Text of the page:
McMichael put up good numbers this season, has good hands, good skater, high IQ, decent size, etc. But the motor is just turned off far too much. If the switch ever gets turned on though, someone is going to have a hell of a player on their hands. I know people like his two-way game, but in what I’ve seen I see him being much better on the wing at the pro level. But I say that only having watched a few London games, the U-18 games, and highlight packs of the kid.
29. Ryan Suzuki
Team: Barrie League: OHL
Pos: C Ht: 6’1 Wt: 180 Shot: L
2019 Stats – GP: 65 G: 25 A: 50 P: 75
Comparison: Craig Janney
If we are just talking skill, Suzuki has boatloads. Terrific vision, great with the puck, it’s not difficult to see why this kid went first overall in his OHL draft year. But he is strictly a perimeter player at this point and obviously, that’s a major red flag. Maybe the most shallow draft since 2012 gets him up to 25 on my list (consider how much I value centres and pure playmakers), but I definitely won’t be putting him any higher. Still, the talent is there to be a top-six forward in the NHL if he can ever get a little braver.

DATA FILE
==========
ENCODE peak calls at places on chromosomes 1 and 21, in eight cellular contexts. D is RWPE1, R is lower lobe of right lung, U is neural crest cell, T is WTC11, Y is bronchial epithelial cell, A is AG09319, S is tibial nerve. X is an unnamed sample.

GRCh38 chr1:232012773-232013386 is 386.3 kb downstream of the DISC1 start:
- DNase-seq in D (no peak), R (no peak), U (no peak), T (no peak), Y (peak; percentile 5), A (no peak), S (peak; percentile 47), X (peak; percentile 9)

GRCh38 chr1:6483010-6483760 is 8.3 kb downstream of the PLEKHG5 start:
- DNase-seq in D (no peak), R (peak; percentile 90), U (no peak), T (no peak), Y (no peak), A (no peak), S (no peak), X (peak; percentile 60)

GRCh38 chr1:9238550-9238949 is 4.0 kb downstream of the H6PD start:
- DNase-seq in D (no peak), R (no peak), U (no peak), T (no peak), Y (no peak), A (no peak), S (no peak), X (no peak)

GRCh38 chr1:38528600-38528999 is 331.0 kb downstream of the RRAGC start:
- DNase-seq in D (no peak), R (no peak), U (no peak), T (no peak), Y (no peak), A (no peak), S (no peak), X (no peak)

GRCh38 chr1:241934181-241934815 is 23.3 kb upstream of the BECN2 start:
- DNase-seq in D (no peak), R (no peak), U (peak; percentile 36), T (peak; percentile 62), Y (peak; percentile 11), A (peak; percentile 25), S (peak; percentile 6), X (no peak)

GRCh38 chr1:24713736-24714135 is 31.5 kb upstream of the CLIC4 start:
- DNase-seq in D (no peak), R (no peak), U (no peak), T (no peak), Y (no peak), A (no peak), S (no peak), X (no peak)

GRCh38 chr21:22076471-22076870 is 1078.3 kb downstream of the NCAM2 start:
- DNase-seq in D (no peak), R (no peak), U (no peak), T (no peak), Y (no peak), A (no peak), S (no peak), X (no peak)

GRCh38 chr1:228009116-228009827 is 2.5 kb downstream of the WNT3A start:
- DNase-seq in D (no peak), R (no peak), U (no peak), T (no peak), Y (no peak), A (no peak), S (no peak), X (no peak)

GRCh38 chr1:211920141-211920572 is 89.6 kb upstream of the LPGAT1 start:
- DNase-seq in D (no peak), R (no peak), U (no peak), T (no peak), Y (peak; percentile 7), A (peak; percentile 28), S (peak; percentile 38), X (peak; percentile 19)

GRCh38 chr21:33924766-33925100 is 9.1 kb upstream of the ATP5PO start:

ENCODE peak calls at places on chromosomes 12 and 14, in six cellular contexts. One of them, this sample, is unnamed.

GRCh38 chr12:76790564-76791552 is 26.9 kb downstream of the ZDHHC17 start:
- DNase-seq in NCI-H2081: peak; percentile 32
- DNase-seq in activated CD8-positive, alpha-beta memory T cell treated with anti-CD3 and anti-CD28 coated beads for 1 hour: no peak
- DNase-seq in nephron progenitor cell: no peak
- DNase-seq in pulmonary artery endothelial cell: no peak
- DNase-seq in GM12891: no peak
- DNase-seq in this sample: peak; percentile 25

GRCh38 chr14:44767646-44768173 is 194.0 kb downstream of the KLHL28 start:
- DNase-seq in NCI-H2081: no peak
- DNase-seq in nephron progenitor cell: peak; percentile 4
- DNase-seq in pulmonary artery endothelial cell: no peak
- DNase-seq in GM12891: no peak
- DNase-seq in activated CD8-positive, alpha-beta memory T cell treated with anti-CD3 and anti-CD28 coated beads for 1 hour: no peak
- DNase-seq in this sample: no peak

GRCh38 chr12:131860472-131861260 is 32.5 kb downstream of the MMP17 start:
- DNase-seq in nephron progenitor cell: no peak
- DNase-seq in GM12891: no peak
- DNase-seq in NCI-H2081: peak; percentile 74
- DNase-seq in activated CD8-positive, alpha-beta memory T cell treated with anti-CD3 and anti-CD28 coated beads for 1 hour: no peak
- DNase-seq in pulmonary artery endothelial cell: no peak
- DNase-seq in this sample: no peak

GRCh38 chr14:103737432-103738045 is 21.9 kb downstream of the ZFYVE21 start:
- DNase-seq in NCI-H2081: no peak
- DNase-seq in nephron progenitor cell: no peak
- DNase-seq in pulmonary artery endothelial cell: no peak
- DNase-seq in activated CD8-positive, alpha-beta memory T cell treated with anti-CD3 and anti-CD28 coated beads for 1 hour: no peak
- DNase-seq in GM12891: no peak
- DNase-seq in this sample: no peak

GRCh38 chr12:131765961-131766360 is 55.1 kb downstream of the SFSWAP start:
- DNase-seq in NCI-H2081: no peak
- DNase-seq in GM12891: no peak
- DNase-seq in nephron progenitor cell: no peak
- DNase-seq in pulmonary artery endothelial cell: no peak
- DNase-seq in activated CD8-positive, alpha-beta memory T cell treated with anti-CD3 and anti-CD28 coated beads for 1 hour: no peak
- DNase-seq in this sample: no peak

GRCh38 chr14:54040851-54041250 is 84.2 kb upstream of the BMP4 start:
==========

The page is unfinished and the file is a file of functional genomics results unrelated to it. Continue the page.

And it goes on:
30. Raphaël Lavoie
Team: Halifax League: QMJHL
Pos: RW Ht: 6’4 Wt: 199 Shot: R
2019 Stats – GP: 62 G: 32 A: 41 P: 73
Comparison: Alex Chiasson
Much like Suzuki which is why most have them ranked side by side like this. I don’t really love the idea of comparing him to another francophone (feels extremely lazy), but if you dig into it they’re extremely similar skill sets. Neither is a great skater, but both have tremendous size and ability to protect the puck, both have heavy shots, and while Chiasson is more of a shooter now in his years at BU he consistently had higher assist totals. So while I’m not certain I LOVE the comparison of Lavoie to Chiasson at this moment, I feel as though what we saw out of Chiasson this season could be what Savoie becomes if he is to have a successful NHL career.
31. Arthur Kaliyev
Team: Hamilton League: OHL
Pos: LW Ht: 6’2 Wt: 194 Shot: L
2019 Stats – GP: 67 G: 51 A: 51 P: 102